Yesterday, I watched The Force Awakens for the third time, and this weekend, my wife and I are wrapping up a Harry Potter marathon we’ve had going with the kids. I’ve been reminded of a literary insight I’ve long held about these (and many other) fantasy stories. My insight isn’t particularly insightful, I suppose, nor original. I’m sure this has been much better articulated in a number of other essays by much better essayists, but I’ve been espousing it to my friends and students for a long time, and it deserves to be in the Past Go canon. It is simply this: The Second World War is a rich source of repeated metaphorical reference in speculative fiction. There are probably ten thousand examples, not even including the film and literature that use the actual, historical war as their setting. I would like to briefly touch upon three to make my point, which will be Star Wars, Harry Potter, and The Lord of the Rings.
For reference purposes, there are a few facts about the war we should list. Let’s number them for ease of reference:
- Hitler and the Nazis sought global domination and hierarchical subjugation of perceived “undesirables.” Hitler used political machinations to propel himself from humble origins to a position of absolute power over the state.
- Among the “undesirables,” the Jews were perceived “least desirable of all,” and they were systematically demonized and disenfranchised, leading towards a campaign intent on total extermination.
- The Second World War was in many ways a resurgence of the First World War. They are separated by only a couple of decades, and many of the participants in the First continued to play major roles in the Second, with the addition of the next generation of soldiers/politicians.
- Hitler took Germany’s defeat in the First World War as a personal offense and plotted a second war largely as a vendetta. Meanwhile, as Hitler gradually rose in power, the League of Nations was impotent to stop his repeated aggression, and those who saw the writing on the wall, like Churchill, were dismissed as groundless doomsayers by those who were too afraid to prepare for the worst.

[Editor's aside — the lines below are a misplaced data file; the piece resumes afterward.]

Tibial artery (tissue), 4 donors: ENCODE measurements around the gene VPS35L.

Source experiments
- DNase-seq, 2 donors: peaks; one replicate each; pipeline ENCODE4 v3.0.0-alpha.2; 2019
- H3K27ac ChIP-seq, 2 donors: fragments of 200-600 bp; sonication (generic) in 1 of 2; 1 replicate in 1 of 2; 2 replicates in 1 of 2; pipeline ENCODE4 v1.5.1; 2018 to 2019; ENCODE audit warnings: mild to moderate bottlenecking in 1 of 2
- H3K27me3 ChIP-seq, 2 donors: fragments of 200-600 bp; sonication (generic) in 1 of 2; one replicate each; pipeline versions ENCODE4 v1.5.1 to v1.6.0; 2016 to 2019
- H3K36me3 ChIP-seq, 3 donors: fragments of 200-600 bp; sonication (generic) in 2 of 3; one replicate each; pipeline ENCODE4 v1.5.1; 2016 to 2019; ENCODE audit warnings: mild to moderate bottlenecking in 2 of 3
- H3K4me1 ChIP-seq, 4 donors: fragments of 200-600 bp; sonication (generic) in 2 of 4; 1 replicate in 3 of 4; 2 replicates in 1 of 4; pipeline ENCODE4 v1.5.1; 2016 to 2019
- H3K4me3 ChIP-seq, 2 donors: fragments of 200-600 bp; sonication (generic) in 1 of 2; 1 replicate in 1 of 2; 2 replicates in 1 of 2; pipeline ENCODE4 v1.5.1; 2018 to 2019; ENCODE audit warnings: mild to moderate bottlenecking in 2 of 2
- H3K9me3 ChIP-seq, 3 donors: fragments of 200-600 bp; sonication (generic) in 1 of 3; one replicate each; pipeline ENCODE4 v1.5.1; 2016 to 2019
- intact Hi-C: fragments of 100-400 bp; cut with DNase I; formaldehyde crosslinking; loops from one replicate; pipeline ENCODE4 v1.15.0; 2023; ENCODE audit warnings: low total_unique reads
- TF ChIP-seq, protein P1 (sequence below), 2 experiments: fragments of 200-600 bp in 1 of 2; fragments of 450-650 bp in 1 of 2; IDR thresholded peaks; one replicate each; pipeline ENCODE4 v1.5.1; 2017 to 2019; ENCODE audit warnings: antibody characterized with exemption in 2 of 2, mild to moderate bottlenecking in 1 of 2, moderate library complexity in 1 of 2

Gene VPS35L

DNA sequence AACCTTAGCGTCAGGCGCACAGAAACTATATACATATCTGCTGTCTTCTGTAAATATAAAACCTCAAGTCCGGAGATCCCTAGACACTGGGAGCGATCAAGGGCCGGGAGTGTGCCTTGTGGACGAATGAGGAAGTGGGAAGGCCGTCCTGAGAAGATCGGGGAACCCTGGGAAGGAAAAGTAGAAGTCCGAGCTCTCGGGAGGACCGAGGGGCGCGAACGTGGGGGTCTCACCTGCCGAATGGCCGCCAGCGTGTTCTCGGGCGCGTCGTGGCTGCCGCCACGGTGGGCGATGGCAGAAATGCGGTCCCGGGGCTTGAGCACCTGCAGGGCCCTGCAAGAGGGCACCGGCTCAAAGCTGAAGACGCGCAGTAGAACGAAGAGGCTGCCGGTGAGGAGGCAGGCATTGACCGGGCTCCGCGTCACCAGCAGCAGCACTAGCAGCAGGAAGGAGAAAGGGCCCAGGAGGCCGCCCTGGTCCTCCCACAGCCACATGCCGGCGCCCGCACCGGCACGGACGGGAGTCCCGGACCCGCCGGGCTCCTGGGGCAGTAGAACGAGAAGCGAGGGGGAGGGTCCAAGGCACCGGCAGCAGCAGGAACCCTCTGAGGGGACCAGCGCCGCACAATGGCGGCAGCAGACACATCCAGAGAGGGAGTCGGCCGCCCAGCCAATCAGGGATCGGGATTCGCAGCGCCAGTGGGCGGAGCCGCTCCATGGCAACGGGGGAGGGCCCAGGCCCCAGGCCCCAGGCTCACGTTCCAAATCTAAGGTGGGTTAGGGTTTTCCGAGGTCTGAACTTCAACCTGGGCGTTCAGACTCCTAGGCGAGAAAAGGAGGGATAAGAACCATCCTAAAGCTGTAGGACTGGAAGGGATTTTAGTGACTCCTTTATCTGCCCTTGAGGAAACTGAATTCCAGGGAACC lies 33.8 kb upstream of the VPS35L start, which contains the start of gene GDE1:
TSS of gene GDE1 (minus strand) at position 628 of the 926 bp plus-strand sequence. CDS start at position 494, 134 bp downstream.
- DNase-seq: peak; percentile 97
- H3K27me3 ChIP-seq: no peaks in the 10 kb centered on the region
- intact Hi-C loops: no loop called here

- The war was ultimately won by the Allies with a combination of state-of-the-art battlefield technology (such as aerial combat and the atomic bombs) and extremely critical and near-hopeless espionage efforts (such as the capture of German cipher machines and misinformation efforts like Operation Mincemeat).
Having established these, let’s proceed to my examples. I’ll structure each one with a parallel format so my points are as obvious as possible.
Thanks to the fact that there are still new installments coming out in this franchise, this is the most recent and least obvious parallel of my examples, but it still works. Observe:
- Emperor Palpatine and the imperial forces sought galactic domination and the subjugation of alien races. This xenophobia isn’t particularly pronounced in the films, but it is in the expanded universe materials. Meanwhile, it was Palpatine who used political machinations to propel himself from humble origins to a position of absolute power over the state.
- Among “undesirables,” the Jedi were perceived “least desirable of all,” and they were systematically exterminated.
- We can pick the parallels we want on this one, since the Star Wars saga has so many wars, but the war against the Empire in the original trilogy is essentially a resurgence of the Clone Wars, which at first were presented as mere backdrop in A New Hope. We might also take Return of the Jedi and the second Death Star as a resurgence of the Empire’s efforts in the first, though this lacks the generational component. If we want to look at the newest installment, the First Order is a resurgence of the Empire and is attempting to “finish what was started.” In this case, the generational reference is very relevant. (And of course, let’s not overlook the gigantic, long, vertical red banners with the round black insignia streaming in the very Nurembergish scene on Star Killer Base.)